Greek Prime Minister George Papandreou, leader of the Panhellenic Socialist Movement (Pasok), is the scion of Greece's premier socialist dynasty.
The son and grandson of two former prime ministers, his surname harks back to old times.
But the 59-year-old has recently found himself in uncharted waters - battling for his political survival as the nation wrestles with a debt crisis and its future in the eurozone.
Critics say his decision to call a referendum on a EU rescue package - and its swingeing public spending cuts - was a dangerous gamble.
One Pasok MP left the party and several others threatened to follow suit, opposing an initiative that threw Greece into political turmoil to match its financial woes.
The referendum plan was quickly withdrawn, but Mr Papandreou had to face a vote of confidence in parliament that he had earlier called. His vulnerable position in parliament meant the outcome of the vote was never certain, but Pasok narrowly won with 153 votes to 145.
However pressure on his position remained, and only two days afterwards he agreed to step down as part of a deal to form a government of national unity to push through the EU deal.
For Mr Papandreou, it is a far cry from the heady night in October 2009, when he swept to power promising to revive the country's ailing economy with a 3bn-euro ($4.4bn: £2.7bn) stimulus package.
Speaking in Athens after Pasok dealt the conservatives one of their worst electoral defeats, he promised to transform "to change the country's course into one of law, justice, solidarity, green development and progress".
Two years on that vision remains unfulfilled.
It quickly became clear that Greece's finances were in a parlous state, with a gaping budget deficit and soaring public debt.
Correspondents said that voters had preferred Mr Papandreou's promised stimulus package to the programme of austerity proposed by the beaten Prime Minister Costas Karamanlis.
Yet it is the Pasok leader who has found himself promoting waves of austerity measures that have prompted widespread protests - even as the confidence of Greece's international lenders remains fragile.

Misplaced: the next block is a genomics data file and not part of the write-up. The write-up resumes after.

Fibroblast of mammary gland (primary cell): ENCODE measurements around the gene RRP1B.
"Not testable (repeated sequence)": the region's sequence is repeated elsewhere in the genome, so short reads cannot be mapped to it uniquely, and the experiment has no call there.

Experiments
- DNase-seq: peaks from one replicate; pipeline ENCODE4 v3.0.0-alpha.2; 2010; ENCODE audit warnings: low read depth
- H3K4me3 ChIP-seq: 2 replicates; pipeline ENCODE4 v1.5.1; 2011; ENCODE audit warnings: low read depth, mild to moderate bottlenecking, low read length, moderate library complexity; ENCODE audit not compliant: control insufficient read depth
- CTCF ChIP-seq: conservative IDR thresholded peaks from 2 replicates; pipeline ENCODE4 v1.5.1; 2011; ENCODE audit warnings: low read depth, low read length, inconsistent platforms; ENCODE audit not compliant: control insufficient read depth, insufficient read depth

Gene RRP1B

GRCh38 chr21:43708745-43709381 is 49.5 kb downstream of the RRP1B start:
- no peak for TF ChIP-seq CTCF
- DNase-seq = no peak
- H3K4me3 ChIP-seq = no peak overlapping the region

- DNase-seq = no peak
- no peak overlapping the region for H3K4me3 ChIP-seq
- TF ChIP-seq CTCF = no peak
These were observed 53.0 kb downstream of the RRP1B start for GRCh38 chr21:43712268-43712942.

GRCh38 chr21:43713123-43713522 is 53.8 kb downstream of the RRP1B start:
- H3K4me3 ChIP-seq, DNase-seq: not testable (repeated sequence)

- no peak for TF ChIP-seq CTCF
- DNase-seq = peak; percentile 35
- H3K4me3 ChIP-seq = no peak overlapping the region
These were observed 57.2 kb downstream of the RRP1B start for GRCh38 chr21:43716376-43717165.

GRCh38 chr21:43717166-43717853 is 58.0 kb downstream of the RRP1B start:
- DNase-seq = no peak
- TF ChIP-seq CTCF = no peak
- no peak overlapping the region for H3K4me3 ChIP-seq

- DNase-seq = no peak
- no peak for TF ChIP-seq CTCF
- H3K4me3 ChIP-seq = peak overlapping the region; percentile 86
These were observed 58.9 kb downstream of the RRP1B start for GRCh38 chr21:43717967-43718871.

Mr Papandreou replaced former Prime Minister Costas Simitis as Pasok's leader in 2004.
Despite the personal popularity of its new leader extending beyond grassroots socialists, Pasok lost that year's general elections.
Pasok had ruled Greece for almost 20 years but its old guard was tainted by allegations of sleaze and complacency. In opposition, Mr Papandreou pledged to clean Pasok's house.
In September 2009 he said: "If Greece had gone through a very normal political life, I may have not been in politics.
"But just the fact that I lived through huge upheavals and very difficult struggles and polarisation and the barbarism of dictatorships - that made me feel that we had to change this country."
George Papandreou senior was prime minister of Greece twice.
His son Andreas was exiled from Greece in 1939 and went to the US, where George junior was born to an American mother in 1952.
The future prime minister attended schools in Illinois, Sweden and Canada and received degrees from Amherst College, the London School of Economics and Harvard University.
He speaks English, Greek and Swedish.
He returned to Greece after the restoration of democracy in 1974 and became involved with his father's party.
'Calm and thoughtful'
Rising through the ranks of Pasok, he was elected to parliament in 1981, the same year his father was elected prime minister.
After a number of ministerial posts, George Papandreou was appointed foreign minister in 1999. He was also the minister responsible for the successful bid for 2004 Olympic Games.
As foreign minister, he helped ease long-standing tensions with neighbouring Turkey and improved relations with old rivals Albania and Bulgaria.
Mr Papandreou was also closely involved in the efforts to end the division of Cyprus ahead of the island joining the European Union in 2004.
In the end, the Republic of Cyprus did join the EU, but the Turkish-speaking north, not recognised internationally, remains outside.
Before the 2009 election, opponents had always belittled Mr Papandreou as lacking leadership skills.
But until the turmoil of his final week in office, he was considered a calm, thoughtful and diplomatic politician, in contrast to the flamboyant personalities of his father Andreas and grandfather George.